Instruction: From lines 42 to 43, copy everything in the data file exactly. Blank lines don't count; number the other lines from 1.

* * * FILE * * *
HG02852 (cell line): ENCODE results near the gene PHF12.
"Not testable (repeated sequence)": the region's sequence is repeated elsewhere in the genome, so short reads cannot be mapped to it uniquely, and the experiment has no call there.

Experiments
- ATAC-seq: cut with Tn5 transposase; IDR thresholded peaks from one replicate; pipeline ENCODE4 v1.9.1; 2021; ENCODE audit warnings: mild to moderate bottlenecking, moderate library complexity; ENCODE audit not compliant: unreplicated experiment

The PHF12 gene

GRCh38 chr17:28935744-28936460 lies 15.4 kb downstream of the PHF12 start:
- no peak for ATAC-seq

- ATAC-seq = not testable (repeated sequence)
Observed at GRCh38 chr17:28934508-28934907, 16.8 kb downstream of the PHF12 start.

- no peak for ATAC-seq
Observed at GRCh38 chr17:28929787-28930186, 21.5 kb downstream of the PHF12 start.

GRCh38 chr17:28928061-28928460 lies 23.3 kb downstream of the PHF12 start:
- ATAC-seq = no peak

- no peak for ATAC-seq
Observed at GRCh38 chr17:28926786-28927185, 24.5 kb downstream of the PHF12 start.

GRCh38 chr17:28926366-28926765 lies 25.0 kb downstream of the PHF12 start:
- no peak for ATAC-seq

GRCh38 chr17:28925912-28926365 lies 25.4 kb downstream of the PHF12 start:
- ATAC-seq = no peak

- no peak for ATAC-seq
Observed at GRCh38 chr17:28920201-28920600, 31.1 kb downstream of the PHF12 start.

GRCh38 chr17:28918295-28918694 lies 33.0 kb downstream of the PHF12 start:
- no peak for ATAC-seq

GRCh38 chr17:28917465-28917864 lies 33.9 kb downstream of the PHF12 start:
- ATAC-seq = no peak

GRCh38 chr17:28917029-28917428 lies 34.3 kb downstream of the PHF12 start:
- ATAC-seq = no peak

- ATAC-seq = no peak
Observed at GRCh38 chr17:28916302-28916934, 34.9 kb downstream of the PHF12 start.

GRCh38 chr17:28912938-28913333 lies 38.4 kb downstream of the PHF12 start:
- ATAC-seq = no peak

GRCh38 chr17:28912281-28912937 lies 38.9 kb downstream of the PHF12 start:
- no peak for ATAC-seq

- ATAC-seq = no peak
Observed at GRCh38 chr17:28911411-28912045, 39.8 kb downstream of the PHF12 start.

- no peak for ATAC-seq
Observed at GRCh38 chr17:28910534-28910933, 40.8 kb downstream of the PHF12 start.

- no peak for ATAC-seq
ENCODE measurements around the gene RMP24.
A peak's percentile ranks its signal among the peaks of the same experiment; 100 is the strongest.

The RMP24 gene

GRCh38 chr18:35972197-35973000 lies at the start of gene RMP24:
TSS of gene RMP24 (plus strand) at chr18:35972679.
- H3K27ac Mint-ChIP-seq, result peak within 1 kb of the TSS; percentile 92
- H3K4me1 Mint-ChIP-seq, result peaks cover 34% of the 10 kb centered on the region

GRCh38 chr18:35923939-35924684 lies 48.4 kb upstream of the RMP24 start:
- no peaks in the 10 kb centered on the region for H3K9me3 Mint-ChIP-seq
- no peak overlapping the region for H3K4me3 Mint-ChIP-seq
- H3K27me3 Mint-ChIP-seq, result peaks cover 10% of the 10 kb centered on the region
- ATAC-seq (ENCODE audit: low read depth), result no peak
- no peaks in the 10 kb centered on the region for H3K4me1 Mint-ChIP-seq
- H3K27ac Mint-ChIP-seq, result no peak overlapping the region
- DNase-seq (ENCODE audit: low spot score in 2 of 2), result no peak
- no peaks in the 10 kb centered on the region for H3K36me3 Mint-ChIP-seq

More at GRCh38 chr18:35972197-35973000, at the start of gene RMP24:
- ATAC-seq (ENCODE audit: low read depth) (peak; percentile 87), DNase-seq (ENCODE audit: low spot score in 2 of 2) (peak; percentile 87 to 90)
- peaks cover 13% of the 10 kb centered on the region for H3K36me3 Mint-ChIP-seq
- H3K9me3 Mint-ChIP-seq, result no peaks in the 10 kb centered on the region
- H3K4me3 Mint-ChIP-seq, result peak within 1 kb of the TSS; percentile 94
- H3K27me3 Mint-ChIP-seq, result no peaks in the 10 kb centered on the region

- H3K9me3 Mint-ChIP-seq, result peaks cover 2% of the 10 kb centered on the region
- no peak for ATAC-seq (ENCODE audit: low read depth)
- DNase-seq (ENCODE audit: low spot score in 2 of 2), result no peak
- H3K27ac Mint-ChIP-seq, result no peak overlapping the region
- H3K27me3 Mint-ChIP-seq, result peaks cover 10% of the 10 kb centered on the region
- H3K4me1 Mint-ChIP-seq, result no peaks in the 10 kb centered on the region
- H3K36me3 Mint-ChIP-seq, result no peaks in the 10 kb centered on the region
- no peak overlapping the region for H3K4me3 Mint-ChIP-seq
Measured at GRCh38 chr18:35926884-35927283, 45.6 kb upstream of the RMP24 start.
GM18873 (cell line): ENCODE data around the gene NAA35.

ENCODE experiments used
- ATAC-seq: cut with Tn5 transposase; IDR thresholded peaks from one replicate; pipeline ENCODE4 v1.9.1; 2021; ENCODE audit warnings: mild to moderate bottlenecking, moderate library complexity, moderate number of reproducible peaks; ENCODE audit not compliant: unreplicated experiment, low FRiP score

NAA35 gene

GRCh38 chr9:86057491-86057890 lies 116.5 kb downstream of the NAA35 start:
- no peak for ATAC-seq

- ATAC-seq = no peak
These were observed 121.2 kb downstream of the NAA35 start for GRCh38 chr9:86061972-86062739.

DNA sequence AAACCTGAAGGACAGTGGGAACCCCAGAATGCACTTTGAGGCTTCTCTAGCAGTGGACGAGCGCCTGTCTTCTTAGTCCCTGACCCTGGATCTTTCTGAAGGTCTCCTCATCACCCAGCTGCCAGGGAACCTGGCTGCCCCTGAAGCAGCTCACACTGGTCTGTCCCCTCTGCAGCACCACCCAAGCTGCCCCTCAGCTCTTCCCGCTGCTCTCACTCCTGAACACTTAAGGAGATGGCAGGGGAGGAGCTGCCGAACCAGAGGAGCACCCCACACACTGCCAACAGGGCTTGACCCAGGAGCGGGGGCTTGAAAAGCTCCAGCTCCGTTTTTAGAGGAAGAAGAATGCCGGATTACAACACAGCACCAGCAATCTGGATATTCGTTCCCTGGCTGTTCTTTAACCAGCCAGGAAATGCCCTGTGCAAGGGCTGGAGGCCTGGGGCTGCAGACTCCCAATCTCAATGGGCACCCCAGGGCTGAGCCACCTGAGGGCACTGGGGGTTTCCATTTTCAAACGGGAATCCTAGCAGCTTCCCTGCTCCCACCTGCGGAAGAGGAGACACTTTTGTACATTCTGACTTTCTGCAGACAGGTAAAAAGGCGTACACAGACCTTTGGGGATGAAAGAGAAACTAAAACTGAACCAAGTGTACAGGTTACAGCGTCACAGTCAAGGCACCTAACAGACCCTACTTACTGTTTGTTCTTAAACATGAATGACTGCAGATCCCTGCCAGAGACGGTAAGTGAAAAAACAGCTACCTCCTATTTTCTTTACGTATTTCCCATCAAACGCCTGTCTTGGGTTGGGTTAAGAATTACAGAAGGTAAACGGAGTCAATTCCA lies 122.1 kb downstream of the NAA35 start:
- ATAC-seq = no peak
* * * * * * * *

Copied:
GRCh38 chr18:35972197-35973000 lies at the start of gene RMP24:
TSS of gene RMP24 (plus strand) at chr18:35972679.